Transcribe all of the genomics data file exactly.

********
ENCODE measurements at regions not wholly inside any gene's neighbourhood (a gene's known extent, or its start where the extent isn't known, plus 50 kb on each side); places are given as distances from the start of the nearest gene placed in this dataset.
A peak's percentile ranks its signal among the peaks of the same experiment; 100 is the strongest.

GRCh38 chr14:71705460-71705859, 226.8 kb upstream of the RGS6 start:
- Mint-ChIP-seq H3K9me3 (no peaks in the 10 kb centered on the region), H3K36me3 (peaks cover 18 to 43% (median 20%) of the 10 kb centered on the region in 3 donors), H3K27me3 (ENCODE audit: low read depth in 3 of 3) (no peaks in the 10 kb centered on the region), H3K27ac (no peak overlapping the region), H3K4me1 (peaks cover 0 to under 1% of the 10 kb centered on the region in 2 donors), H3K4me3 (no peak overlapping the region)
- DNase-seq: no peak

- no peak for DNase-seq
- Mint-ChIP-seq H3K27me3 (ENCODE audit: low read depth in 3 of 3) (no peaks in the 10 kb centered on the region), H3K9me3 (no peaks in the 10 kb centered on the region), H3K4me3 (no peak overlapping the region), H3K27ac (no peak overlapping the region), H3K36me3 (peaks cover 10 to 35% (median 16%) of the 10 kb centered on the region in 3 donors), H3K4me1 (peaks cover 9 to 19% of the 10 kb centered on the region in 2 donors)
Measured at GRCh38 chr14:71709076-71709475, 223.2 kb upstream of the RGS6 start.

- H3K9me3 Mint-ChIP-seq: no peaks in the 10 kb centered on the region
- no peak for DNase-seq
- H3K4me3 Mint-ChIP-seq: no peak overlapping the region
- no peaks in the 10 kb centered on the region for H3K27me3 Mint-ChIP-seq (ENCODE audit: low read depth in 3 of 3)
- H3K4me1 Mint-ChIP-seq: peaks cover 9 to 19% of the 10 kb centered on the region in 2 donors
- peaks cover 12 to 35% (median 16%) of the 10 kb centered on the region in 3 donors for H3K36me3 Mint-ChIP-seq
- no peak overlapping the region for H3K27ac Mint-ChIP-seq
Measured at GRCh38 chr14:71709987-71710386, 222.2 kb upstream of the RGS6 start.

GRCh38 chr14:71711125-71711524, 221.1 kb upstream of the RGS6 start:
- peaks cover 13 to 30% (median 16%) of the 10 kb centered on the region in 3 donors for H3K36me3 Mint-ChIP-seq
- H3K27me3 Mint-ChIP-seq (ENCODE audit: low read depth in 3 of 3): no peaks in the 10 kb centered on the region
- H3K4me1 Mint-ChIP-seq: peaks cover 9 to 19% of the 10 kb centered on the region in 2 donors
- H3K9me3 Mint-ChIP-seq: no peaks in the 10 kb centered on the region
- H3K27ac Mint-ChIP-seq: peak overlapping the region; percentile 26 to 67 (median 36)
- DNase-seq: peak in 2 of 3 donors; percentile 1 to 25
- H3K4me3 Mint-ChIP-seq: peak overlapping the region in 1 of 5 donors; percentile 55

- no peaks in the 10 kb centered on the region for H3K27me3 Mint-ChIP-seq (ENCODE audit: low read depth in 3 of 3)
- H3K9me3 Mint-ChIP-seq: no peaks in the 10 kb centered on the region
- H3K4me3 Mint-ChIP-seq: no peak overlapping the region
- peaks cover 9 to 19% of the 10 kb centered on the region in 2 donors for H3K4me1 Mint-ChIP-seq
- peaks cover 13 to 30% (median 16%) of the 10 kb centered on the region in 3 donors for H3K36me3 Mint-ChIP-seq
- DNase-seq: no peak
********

ENCODE measurements at regions not wholly inside any gene's neighbourhood (a gene's known extent, or its start where the extent isn't known, plus 50 kb on each side); places are given as distances from the start of the nearest gene placed in this dataset.
A peak's percentile ranks its signal among the peaks of the same experiment; 100 is the strongest.

GRCh38 chr14:71705460-71705859, 226.8 kb upstream of the RGS6 start:
- Mint-ChIP-seq H3K9me3 (no peaks in the 10 kb centered on the region), H3K36me3 (peaks cover 18 to 43% (median 20%) of the 10 kb centered on the region in 3 donors), H3K27me3 (ENCODE audit: low read depth in 3 of 3) (no peaks in the 10 kb centered on the region), H3K27ac (no peak overlapping the region), H3K4me1 (peaks cover 0 to under 1% of the 10 kb centered on the region in 2 donors), H3K4me3 (no peak overlapping the region)
- DNase-seq: no peak

- no peak for DNase-seq
- Mint-ChIP-seq H3K27me3 (ENCODE audit: low read depth in 3 of 3) (no peaks in the 10 kb centered on the region), H3K9me3 (no peaks in the 10 kb centered on the region), H3K4me3 (no peak overlapping the region), H3K27ac (no peak overlapping the region), H3K36me3 (peaks cover 10 to 35% (median 16%) of the 10 kb centered on the region in 3 donors), H3K4me1 (peaks cover 9 to 19% of the 10 kb centered on the region in 2 donors)
Measured at GRCh38 chr14:71709076-71709475, 223.2 kb upstream of the RGS6 start.

- H3K9me3 Mint-ChIP-seq: no peaks in the 10 kb centered on the region
- no peak for DNase-seq
- H3K4me3 Mint-ChIP-seq: no peak overlapping the region
- no peaks in the 10 kb centered on the region for H3K27me3 Mint-ChIP-seq (ENCODE audit: low read depth in 3 of 3)
- H3K4me1 Mint-ChIP-seq: peaks cover 9 to 19% of the 10 kb centered on the region in 2 donors
- peaks cover 12 to 35% (median 16%) of the 10 kb centered on the region in 3 donors for H3K36me3 Mint-ChIP-seq
- no peak overlapping the region for H3K27ac Mint-ChIP-seq
Measured at GRCh38 chr14:71709987-71710386, 222.2 kb upstream of the RGS6 start.

GRCh38 chr14:71711125-71711524, 221.1 kb upstream of the RGS6 start:
- peaks cover 13 to 30% (median 16%) of the 10 kb centered on the region in 3 donors for H3K36me3 Mint-ChIP-seq
- H3K27me3 Mint-ChIP-seq (ENCODE audit: low read depth in 3 of 3): no peaks in the 10 kb centered on the region
- H3K4me1 Mint-ChIP-seq: peaks cover 9 to 19% of the 10 kb centered on the region in 2 donors
- H3K9me3 Mint-ChIP-seq: no peaks in the 10 kb centered on the region
- H3K27ac Mint-ChIP-seq: peak overlapping the region; percentile 26 to 67 (median 36)
- DNase-seq: peak in 2 of 3 donors; percentile 1 to 25
- H3K4me3 Mint-ChIP-seq: peak overlapping the region in 1 of 5 donors; percentile 55

- no peaks in the 10 kb centered on the region for H3K27me3 Mint-ChIP-seq (ENCODE audit: low read depth in 3 of 3)
- H3K9me3 Mint-ChIP-seq: no peaks in the 10 kb centered on the region
- H3K4me3 Mint-ChIP-seq: no peak overlapping the region
- peaks cover 9 to 19% of the 10 kb centered on the region in 2 donors for H3K4me1 Mint-ChIP-seq
- peaks cover 13 to 30% (median 16%) of the 10 kb centered on the region in 3 donors for H3K36me3 Mint-ChIP-seq
- DNase-seq: no peak